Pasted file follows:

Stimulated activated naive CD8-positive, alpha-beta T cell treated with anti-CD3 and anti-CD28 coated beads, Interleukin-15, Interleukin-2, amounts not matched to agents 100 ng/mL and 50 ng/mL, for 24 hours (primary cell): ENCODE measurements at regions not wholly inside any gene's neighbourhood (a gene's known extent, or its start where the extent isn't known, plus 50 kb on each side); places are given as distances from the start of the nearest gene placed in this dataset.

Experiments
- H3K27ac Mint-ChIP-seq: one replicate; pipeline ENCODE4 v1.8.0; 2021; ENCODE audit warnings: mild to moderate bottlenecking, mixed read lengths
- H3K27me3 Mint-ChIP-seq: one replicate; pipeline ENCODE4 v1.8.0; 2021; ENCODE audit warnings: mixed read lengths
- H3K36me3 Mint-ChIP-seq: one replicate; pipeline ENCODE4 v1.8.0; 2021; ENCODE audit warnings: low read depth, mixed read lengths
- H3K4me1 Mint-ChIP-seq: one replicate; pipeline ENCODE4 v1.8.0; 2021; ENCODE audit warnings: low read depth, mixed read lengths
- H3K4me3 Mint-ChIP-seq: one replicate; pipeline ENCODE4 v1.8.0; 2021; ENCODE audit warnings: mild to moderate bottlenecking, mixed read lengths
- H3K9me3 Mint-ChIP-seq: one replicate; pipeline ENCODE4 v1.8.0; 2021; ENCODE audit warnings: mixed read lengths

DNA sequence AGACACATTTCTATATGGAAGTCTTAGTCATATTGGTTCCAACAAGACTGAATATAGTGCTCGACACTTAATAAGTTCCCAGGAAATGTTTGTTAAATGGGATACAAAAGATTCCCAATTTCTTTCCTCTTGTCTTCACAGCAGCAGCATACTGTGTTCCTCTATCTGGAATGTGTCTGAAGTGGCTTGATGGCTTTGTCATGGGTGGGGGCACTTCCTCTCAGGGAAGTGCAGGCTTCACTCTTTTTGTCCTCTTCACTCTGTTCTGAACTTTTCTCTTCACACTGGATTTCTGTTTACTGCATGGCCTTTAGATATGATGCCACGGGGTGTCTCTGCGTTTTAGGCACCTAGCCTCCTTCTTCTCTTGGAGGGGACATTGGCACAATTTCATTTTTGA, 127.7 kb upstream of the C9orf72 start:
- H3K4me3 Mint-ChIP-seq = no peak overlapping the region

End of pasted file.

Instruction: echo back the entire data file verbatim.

Stimulated activated naive CD8-positive, alpha-beta T cell treated with anti-CD3 and anti-CD28 coated beads, Interleukin-15, Interleukin-2, amounts not matched to agents 100 ng/mL and 50 ng/mL, for 24 hours (primary cell): ENCODE measurements at regions not wholly inside any gene's neighbourhood (a gene's known extent, or its start where the extent isn't known, plus 50 kb on each side); places are given as distances from the start of the nearest gene placed in this dataset.

Experiments
- H3K27ac Mint-ChIP-seq: one replicate; pipeline ENCODE4 v1.8.0; 2021; ENCODE audit warnings: mild to moderate bottlenecking, mixed read lengths
- H3K27me3 Mint-ChIP-seq: one replicate; pipeline ENCODE4 v1.8.0; 2021; ENCODE audit warnings: mixed read lengths
- H3K36me3 Mint-ChIP-seq: one replicate; pipeline ENCODE4 v1.8.0; 2021; ENCODE audit warnings: low read depth, mixed read lengths
- H3K4me1 Mint-ChIP-seq: one replicate; pipeline ENCODE4 v1.8.0; 2021; ENCODE audit warnings: low read depth, mixed read lengths
- H3K4me3 Mint-ChIP-seq: one replicate; pipeline ENCODE4 v1.8.0; 2021; ENCODE audit warnings: mild to moderate bottlenecking, mixed read lengths
- H3K9me3 Mint-ChIP-seq: one replicate; pipeline ENCODE4 v1.8.0; 2021; ENCODE audit warnings: mixed read lengths

DNA sequence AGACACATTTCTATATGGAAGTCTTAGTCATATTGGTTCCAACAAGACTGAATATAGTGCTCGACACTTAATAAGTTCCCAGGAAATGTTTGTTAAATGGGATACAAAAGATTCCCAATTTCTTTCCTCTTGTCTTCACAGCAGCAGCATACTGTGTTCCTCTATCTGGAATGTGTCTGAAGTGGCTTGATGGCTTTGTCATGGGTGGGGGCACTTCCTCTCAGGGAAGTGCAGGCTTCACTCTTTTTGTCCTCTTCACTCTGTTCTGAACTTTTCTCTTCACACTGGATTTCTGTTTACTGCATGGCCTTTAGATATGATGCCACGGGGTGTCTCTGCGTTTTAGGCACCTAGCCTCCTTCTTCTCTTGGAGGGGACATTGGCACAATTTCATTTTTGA, 127.7 kb upstream of the C9orf72 start:
- H3K4me3 Mint-ChIP-seq = no peak overlapping the region